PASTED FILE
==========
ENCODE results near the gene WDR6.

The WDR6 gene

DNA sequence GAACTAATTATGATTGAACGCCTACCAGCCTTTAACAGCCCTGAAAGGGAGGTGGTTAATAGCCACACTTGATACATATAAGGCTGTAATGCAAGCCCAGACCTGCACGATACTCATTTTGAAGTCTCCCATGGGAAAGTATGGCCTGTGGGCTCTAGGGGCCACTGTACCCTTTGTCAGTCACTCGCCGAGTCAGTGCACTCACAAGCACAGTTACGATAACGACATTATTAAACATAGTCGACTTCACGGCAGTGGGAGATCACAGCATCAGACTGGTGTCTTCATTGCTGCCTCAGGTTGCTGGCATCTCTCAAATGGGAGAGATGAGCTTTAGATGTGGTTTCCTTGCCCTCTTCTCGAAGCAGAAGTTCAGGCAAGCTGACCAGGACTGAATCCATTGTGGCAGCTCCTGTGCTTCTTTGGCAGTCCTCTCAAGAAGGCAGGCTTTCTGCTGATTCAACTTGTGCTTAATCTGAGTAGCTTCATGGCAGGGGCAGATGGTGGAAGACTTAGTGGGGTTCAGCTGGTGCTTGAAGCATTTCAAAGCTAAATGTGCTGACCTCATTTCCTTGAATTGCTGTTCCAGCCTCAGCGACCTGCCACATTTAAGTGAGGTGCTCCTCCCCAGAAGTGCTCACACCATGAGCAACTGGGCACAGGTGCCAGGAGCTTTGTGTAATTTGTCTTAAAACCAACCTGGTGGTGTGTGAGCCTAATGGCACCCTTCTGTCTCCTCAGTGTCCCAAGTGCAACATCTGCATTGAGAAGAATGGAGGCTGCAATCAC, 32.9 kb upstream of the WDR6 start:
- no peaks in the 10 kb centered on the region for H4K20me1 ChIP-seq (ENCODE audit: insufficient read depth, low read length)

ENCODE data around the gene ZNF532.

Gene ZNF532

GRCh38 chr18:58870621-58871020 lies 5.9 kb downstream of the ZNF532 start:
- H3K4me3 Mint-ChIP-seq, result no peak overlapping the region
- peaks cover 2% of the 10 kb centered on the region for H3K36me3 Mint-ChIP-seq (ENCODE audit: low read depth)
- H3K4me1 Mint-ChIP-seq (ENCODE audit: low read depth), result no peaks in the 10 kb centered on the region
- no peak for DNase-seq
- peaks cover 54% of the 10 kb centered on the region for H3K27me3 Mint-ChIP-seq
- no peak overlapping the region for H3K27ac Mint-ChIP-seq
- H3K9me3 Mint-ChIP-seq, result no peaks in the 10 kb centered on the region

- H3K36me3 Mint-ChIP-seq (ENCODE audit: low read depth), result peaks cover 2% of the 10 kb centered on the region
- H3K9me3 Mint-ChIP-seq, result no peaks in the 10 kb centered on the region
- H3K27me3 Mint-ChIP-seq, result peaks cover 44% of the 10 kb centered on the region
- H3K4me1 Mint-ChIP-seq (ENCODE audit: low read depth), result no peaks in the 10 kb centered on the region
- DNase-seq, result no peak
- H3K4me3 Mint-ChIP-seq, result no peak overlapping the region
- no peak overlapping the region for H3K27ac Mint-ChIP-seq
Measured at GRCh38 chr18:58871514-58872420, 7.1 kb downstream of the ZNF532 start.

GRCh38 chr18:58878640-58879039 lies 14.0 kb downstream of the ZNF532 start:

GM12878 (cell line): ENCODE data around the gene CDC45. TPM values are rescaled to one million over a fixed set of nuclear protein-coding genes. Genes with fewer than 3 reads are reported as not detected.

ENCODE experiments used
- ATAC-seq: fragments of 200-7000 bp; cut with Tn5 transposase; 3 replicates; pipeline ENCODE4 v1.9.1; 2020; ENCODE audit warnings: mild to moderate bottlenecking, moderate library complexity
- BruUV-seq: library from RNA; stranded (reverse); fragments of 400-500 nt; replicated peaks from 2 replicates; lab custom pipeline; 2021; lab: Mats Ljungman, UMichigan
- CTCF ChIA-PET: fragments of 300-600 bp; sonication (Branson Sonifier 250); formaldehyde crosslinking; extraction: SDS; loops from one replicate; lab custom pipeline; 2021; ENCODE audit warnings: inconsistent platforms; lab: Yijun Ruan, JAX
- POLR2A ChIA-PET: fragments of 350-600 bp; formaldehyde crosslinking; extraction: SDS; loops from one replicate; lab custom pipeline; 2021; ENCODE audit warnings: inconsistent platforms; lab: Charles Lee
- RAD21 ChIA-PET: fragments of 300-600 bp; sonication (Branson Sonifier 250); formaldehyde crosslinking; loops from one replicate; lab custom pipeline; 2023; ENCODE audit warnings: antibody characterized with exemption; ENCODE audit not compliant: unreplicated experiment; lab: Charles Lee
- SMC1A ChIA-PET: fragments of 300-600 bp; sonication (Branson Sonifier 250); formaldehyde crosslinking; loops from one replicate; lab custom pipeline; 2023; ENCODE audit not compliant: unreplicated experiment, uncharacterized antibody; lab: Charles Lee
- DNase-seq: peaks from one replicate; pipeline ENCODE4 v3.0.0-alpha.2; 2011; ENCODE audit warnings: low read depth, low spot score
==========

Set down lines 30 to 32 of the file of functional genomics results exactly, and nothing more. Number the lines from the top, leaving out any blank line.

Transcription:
- RAD21 ChIA-PET: fragments of 300-600 bp; sonication (Branson Sonifier 250); formaldehyde crosslinking; loops from one replicate; lab custom pipeline; 2023; ENCODE audit warnings: antibody characterized with exemption; ENCODE audit not compliant: unreplicated experiment; lab: Charles Lee
- SMC1A ChIA-PET: fragments of 300-600 bp; sonication (Branson Sonifier 250); formaldehyde crosslinking; loops from one replicate; lab custom pipeline; 2023; ENCODE audit not compliant: unreplicated experiment, uncharacterized antibody; lab: Charles Lee
- DNase-seq: peaks from one replicate; pipeline ENCODE4 v3.0.0-alpha.2; 2011; ENCODE audit warnings: low read depth, low spot score